For the second year running, Allies and Morrison has been shortlisted for the AJ Sustainable Practice of the Year for our work in the recycling of buildings for new uses, like the recently completed van Hasselt Centre at Cranleigh School.

Rather than build an entirely new building  for the School, we reinvented disused squash courts into a new shared space as the foundation for an altogether very different building. Wrapped around the old Courts are twenty-four classrooms, a significant expansion for the School with a new social space at its core.

As architects, we enjoy working with the pre-existing, often breathing new life into existing structures to give them a new future.

Another one of these projects sits within walking distance from our studios. The Crane Building  transformed a 1960s industrial printworks into a high-quality office building with an external envelope that is reminiscent of the industrial vernacular of its Southwark neighbourhood. Two floors were added, and the core was repositioned to create flexible space. Despite being a refurbishment, the intention was to produce a new building. This was achieved through a thorough analysis of the existing fabric, allowing the implementation of new details for all floors using a straight-forward material palette – its new tiled facade distinctive, however.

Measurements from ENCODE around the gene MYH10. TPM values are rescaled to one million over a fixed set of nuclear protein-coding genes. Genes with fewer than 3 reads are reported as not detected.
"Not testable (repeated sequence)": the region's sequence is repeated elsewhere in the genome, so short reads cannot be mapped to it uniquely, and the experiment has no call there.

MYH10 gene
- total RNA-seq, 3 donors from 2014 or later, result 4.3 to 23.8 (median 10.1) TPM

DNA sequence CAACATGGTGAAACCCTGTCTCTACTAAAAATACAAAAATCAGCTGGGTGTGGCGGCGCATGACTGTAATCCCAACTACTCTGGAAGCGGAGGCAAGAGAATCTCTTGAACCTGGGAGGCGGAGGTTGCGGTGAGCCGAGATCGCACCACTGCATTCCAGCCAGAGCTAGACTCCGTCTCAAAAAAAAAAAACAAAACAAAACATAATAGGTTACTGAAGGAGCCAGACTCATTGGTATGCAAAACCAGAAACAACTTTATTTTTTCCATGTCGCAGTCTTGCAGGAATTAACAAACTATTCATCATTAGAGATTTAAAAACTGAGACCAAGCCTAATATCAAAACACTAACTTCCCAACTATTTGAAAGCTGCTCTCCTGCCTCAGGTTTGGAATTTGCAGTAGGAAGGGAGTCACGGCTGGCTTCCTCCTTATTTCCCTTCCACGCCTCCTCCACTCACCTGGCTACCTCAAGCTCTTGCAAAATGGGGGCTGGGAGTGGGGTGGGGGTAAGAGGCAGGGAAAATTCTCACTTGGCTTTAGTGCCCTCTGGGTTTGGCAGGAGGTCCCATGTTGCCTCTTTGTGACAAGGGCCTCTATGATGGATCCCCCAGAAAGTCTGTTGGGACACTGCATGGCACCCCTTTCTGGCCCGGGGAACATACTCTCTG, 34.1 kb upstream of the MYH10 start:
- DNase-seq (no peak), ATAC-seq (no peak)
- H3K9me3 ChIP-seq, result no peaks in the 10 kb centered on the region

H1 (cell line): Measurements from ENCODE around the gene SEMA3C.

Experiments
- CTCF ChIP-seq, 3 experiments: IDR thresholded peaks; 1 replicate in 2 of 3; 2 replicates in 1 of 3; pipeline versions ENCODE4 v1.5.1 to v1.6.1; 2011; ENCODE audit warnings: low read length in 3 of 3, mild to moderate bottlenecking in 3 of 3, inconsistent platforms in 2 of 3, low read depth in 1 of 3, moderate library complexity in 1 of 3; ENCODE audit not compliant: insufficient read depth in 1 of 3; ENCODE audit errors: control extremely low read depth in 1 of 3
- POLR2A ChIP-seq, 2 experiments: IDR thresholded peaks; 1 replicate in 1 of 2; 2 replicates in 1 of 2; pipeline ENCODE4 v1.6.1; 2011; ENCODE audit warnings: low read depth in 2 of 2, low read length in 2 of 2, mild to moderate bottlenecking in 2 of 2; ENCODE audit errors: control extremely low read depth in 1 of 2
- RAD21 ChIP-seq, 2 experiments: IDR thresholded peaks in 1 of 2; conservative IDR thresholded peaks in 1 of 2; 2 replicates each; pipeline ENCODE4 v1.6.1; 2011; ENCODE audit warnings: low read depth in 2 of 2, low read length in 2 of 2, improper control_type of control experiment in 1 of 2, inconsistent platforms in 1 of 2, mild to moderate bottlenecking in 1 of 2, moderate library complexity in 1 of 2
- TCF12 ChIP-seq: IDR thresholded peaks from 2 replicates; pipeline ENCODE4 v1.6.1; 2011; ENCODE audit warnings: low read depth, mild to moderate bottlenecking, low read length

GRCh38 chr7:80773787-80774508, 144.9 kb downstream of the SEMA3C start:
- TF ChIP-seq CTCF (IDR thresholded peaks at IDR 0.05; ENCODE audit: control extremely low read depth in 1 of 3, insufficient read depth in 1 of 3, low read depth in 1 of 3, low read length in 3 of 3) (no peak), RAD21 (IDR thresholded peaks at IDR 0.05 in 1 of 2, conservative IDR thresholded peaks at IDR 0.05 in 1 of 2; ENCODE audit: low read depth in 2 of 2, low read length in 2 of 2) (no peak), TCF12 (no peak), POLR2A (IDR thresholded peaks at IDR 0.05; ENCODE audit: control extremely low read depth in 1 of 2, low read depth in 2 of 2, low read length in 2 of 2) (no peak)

Another recent project has involved the revitalisation of a public open space in the City of London, opening up views and routes and providing a clear focus for front entrance for the late 1960’s Citypoint tower (refurbished by Sheppard Robson in 2001). New low-level timber slatted benches have been designed to define the space by framing areas of activity and concealing ventilation, replacing taller structures that had cluttered the square. The overall aesthetic has been softened, with existing structures re-clad in timber and the introduction of new planting and lighting. Together, these interventions create a more civic place as the main forecourt of the building and provides places for people to sit and have their lunch.

There lies much value in the ability to take a second look at forgotten spaces and to reimagine them. It creates not only an opportunity to build on the cultural and historical legacy of these structures but also is an intrinsically sustainable thing to do.